Letterpress: Sorting it Out

The session that I was booked in for would be my last chance to use Letterpress for this project, so I had to seriously plan for the printing that I wanted to do beforehand. I had three main ideas in mind with the concept of time as my springboard; I was attempting to give Letterpress some form of modern identity, showing how it is better than a lot of simpler, digital methods that we take for granted today; these ideas involved ‘Letterpress Est. 1440’ (playing on the modern identities like Abercrombie & Fitch), ‘Press VS Digital’ (an idea that I previously experimented with), ‘571 Years and Still as Bold’ (showing how Letterpress is very much alive today, boldness in nature, and playing with the typographical idea of type boldness), and finally, ‘Perfect Type’ (this does not have an obvious meaning when said, but this idea relates to how digital media is in fact superior in some ways, as Letterpress can never be perfect – contrasting the other ideas of mine).

I had learned from my previous session in the Printing Room, that the Roller Press achieved a better quality, more consistent print – whilst the Pressure Press may be superior for producing more stylistic work. Although other people I believe were more experimental with colours, paper and masking – I feel that for my brief and set of ideas I had to produce sets of black-on-white prints, considering how I was looking into the age, quality, and bespoke nature of Letterpress – and black-on-white was, in my opinion, the best method in which to show this.

I felt that my time management of the session was effective as I had enough time to spare, managing to produce three sets of work, set up my printing stations, and clean up within the time given. Letterpress is always an exciting method of producing artwork, and as I have said on my previous Letterpress post, I look forward to using this aged technique in the future.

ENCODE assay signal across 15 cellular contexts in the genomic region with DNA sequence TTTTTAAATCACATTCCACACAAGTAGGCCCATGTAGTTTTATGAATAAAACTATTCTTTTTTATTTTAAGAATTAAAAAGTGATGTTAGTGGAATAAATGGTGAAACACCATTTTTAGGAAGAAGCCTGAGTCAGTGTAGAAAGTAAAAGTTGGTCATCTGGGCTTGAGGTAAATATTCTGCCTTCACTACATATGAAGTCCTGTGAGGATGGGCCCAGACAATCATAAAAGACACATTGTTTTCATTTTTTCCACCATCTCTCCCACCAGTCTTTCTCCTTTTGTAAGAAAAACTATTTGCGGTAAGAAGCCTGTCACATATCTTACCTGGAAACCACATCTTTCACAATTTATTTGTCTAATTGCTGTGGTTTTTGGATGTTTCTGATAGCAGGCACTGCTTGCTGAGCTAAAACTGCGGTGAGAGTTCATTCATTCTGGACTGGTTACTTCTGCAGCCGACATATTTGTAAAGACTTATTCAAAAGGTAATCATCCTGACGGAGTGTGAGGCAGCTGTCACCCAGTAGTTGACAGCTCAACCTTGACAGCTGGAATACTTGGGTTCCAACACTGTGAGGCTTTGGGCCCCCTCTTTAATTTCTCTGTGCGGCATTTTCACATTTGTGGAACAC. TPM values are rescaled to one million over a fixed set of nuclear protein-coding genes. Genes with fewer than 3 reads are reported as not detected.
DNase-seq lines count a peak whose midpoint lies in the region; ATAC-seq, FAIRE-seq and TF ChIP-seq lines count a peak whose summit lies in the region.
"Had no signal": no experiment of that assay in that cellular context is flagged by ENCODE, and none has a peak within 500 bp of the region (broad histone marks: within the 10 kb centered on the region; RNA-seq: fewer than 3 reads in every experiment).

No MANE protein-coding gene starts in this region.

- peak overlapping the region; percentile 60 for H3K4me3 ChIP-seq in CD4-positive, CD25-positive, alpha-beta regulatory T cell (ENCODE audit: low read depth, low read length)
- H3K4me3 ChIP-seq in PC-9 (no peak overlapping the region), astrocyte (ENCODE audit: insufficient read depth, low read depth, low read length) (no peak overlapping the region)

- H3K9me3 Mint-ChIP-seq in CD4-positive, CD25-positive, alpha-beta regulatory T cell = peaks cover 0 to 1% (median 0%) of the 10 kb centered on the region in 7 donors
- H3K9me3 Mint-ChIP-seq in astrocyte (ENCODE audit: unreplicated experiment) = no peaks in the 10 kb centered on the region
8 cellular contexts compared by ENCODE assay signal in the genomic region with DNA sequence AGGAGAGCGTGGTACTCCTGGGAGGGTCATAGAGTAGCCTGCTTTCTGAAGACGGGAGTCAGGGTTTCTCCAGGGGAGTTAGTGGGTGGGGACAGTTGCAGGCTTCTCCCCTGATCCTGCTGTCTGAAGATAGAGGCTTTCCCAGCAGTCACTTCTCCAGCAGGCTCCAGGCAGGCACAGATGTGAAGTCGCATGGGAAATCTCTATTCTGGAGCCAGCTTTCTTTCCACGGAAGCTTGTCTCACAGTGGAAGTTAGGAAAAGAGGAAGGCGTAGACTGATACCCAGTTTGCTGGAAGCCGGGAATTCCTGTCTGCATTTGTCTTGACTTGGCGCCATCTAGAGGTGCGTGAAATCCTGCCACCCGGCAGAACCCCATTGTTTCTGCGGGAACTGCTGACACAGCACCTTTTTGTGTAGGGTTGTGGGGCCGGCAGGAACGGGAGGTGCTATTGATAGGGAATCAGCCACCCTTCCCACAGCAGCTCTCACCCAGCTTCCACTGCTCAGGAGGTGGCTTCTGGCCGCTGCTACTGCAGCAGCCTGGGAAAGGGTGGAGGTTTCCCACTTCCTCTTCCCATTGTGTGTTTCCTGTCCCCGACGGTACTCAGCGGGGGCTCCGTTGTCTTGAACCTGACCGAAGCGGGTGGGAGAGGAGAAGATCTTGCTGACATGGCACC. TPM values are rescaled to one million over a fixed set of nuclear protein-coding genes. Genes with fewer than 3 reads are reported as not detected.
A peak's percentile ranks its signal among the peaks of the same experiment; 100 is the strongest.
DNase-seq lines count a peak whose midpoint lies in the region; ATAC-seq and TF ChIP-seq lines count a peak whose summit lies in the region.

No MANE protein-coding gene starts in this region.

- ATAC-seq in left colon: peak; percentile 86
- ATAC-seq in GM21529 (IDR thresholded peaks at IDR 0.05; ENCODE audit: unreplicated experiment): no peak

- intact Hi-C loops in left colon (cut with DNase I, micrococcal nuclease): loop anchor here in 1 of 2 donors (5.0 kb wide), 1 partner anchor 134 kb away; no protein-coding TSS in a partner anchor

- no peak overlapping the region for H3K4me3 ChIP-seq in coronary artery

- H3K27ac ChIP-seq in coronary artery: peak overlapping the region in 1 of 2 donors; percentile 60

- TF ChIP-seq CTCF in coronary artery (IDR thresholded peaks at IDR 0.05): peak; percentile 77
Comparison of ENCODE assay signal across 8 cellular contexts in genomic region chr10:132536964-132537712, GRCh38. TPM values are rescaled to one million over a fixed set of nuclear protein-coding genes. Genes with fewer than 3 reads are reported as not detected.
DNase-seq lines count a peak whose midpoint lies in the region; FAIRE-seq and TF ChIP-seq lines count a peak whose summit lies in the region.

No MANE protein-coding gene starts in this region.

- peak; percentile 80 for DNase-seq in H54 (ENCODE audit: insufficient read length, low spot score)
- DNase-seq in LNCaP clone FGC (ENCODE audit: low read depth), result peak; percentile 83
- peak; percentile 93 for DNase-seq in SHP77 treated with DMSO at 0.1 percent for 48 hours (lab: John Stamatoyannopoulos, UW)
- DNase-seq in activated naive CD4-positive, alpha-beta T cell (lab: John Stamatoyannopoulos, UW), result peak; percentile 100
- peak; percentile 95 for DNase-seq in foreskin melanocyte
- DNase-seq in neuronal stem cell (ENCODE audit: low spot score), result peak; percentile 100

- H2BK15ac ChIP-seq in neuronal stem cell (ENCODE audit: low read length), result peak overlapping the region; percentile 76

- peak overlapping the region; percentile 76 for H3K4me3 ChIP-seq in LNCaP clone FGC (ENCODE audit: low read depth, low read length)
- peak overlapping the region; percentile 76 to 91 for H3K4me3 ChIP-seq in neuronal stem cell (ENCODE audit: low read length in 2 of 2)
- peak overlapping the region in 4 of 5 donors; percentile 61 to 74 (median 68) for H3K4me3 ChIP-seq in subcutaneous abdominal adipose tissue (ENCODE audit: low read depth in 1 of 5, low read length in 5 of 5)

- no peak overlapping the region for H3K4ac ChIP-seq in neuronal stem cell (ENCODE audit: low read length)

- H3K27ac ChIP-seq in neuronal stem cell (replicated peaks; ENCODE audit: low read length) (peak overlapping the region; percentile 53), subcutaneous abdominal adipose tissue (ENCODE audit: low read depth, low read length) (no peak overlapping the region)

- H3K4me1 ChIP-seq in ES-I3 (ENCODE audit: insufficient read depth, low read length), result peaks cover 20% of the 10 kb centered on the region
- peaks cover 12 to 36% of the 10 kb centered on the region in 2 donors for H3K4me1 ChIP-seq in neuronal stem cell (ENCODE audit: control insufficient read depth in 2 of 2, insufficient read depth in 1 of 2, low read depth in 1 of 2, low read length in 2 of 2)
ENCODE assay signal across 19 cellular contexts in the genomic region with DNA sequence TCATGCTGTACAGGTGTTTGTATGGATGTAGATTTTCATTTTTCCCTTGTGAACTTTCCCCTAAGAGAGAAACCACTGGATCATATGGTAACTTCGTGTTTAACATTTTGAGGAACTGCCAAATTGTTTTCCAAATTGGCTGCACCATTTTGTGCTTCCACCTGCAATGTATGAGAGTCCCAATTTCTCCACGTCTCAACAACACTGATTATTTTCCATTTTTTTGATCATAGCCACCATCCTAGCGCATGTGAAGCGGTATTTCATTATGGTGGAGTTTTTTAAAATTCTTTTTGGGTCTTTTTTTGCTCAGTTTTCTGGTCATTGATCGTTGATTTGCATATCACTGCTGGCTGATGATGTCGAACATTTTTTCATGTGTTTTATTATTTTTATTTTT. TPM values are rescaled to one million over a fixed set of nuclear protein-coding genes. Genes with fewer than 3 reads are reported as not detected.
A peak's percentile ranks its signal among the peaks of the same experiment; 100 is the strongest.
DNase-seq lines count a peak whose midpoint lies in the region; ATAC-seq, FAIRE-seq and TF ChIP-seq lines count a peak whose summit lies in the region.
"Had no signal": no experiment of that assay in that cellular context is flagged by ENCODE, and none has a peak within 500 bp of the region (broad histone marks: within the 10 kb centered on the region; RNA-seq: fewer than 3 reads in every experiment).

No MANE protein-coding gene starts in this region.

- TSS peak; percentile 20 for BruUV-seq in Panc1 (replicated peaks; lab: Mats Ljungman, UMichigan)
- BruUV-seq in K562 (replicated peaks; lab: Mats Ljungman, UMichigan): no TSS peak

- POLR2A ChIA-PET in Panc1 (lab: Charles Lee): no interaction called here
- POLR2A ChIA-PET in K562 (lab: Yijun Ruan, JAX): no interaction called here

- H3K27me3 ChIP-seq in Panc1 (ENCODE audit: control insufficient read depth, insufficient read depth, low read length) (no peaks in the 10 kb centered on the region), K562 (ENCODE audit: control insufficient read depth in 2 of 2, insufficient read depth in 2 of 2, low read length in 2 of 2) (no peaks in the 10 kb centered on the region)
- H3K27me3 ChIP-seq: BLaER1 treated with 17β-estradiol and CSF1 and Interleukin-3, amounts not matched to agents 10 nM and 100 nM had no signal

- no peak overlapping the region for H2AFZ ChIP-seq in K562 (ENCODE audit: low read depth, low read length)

Type & Tape
Experimentation with tape, typography and stock motion for the day by creating a typeface in a location of our choice. Within idea generation we went along with more symbolism and currency than actual letters, as well as adjusting their positioning to communicate through layout as well. The stock motion itself was shot in a ‘blind spot’ mirror, creating a reflective and distorted effect along a road, with automatic 10 second spacing between each photograph.

Our first project at Uni is the job of creating a map that isn’t a map, well not in the traditional sense of the word anyway. Instead it’s purpose is to bring a varied selection of exhibits from the vast expanse of the V&A museum together. The museum commissioned design company Johnson Banks to do this job which can be seen by following this link. I feel they did a reasonably good job of it by folding the different maps in the same manner it brings the different maps together as a collection and they also appear new and stylish.

A Brief Brief Of My Briefs.

This project aims to produce an introduction of skills towards the course and help to acquire knowledge and understanding of a broad range of contexts and principles related to Visual Communication. Along with developing research methods to enhance these skills in order to be more visually aware. I wish to develop my ability to explore these skills and the digital methods used in Visual Communication.

V&A Map - personal development
I’ve decided to bring my map to the next stage from just an illustrative piece. I’ve moved onto to tracing within Illustrator to turn it in a digital file. I hope to use a laser printer and get it carved into wood. The illustrations above the circles will be raised, keeping the original colour of the wood, whereas the circles beneath will be of a lighter shade due to the printer cutting deeper. Giving an archaeological artefact feel and weight to the final design.

Watch on davidtjpowell.tumblr.com

Type & Tape

A finished stock motion piece portraying our days work of using tape to create a word. Our location of choice was outside student services, providing financial advice and more. The piece itself represents equality within the university from the use of currency symbols connected with the English pound (unifying them together from beneath).

V&A Map
My interactive V&A map design in its near-to-completion. All it needs now is to be detailed and cut out. A puzzle involving a variety of circles in which the audience have to ‘unlock’ the conceptual image. During my visit at the V&A, I became fascinated by the Greek Sculpture, bodies and mythology carved into marble / stone. I decided to keep these memories and obsession and incorporate them into the map. I also became lost several times, involving confusion and bewilderment thus the puzzle to engage the audience with my experience.

Watch on davidtjpowell.tumblr.com

Killing Us Softly (2010)